4 May: Feast of the Forty Martyrs of England and Wales

First posted by Fr Z on yesterday’s feast of the English and Welsh Martyrs:

Today is the Feast of the Forty Martyrs of England and Wales. There are, however, I believe really 284 beatified and canonized martyrs from the time of the Reformation in England.

The monstrous Henry VIII began to execute those who would not sign on to the Act of Supremacy, passed by Parliament in 1534 and which claimed that the King and his issue were “the only supreme head on Earth of the Church of England”, thus usurping the place of the Vicar of Christ, the Pope.  Clement VII had refused to grant an annulment to Henry who wanted to put aside his duly married wife Catherine of Aragon.  After the Act of Supremacy, Parliament passed the Treason Act.  Anyone refusing to sign on to the Act of Supremacy was therefore deemed to have committed treason, a capital crime.  Sts. Thomas More and John Fisher were the most famous of those slain by refusing to go along.   There was another Act of Supremacy passed in 1558 under Elizabeth because the Catholic Queen Mary had had the previous Act repealed in 1554.   This would lead eventually to the virtual conflation of Church and State which has remained as a powerful corrosive force in the Anglican “Church” of England to this day.  Effectively, as societal mores change, because of politics the doctrine of its “Church” must change.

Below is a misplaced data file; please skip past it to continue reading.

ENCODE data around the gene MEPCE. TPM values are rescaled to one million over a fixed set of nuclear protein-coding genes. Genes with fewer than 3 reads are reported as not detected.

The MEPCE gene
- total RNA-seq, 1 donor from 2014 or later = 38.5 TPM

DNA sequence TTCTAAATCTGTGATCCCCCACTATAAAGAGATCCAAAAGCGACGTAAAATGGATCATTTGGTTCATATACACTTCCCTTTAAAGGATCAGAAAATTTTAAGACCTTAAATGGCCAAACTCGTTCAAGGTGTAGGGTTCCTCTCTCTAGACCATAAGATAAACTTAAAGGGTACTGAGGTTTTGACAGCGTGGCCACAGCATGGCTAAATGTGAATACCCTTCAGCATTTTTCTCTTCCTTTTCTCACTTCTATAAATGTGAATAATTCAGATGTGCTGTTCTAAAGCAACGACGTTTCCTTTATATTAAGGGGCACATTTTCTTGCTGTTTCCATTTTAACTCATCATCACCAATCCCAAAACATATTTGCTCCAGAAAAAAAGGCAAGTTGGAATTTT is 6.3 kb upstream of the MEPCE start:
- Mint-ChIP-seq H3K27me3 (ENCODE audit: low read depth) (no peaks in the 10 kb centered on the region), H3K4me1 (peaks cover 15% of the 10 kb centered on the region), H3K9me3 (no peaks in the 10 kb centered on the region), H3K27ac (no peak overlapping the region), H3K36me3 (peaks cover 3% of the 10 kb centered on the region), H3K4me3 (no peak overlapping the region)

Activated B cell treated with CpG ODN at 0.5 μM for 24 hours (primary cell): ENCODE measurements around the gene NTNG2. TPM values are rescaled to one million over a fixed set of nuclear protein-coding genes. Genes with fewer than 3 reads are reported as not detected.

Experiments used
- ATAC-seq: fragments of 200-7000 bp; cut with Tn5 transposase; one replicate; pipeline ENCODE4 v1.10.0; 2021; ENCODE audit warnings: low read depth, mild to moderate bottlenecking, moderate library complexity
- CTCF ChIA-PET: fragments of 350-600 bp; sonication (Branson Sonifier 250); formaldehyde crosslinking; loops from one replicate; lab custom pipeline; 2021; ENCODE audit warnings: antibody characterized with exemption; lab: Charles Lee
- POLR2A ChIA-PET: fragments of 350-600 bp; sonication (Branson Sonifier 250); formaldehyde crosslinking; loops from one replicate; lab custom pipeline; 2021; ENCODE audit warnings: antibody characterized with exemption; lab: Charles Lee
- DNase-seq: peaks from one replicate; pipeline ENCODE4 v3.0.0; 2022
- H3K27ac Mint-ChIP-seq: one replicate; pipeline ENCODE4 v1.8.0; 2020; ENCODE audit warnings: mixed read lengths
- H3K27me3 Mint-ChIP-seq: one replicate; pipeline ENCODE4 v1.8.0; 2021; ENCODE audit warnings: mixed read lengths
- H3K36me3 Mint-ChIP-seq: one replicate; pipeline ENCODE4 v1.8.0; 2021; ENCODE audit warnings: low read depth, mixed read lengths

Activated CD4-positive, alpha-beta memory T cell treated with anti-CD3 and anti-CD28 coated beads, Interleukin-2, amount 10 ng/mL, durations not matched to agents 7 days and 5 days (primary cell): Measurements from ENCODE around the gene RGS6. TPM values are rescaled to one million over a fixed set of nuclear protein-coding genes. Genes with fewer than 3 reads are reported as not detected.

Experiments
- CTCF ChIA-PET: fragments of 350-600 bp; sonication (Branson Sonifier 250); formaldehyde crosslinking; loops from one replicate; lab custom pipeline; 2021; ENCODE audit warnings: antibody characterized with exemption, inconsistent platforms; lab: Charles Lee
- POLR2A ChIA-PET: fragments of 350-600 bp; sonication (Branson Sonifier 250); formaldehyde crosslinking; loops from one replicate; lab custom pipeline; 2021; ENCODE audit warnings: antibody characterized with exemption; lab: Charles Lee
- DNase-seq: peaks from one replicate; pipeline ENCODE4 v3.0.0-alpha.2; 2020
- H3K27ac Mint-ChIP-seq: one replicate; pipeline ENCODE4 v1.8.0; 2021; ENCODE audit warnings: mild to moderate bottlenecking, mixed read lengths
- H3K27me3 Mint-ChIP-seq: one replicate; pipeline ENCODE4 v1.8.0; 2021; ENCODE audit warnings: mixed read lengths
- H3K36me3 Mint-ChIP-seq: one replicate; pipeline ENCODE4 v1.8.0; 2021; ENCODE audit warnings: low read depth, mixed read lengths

At the time of Elizabeth, Pope St. Pius V in 1570 excommunicated the Queen and released all her subjects from obedience to her.  In turn she enacted harsher laws, making it high treason for any priest to be in England and for any person to aid them.  The usual punishment was to hang, draw and quarter then, many at Tyburn which is now at a traffic crossing in London near Marble Arch at the intersection of Edgeware and Oxford Street.

In 1896 Leo XIII declared in his Bull Apostolicae curae that Anglican orders were “absolutely null and void”.   In 2000 the CDF clarified in Dominus Iesus that bodies without apostolic succession are not, technically, true churches, and refers to them as “ecclesial communities”.

Once upon a time, the Feast of the Forty Martyrs was celebrated on 25, which is the Feast of Sts. Crispin and Crispinian, whose relics are in San Lorenzo in Panisperna in Rome.

Speaking of Rome, the residence of English seminarians the priests studying in the Eternal City, the English College not far from the Palazzo Farnese on the Via di Monserrato. The chapel of the College has murals of the English Martyrs, some of whom had studied in Rome in that very place.

Read on here

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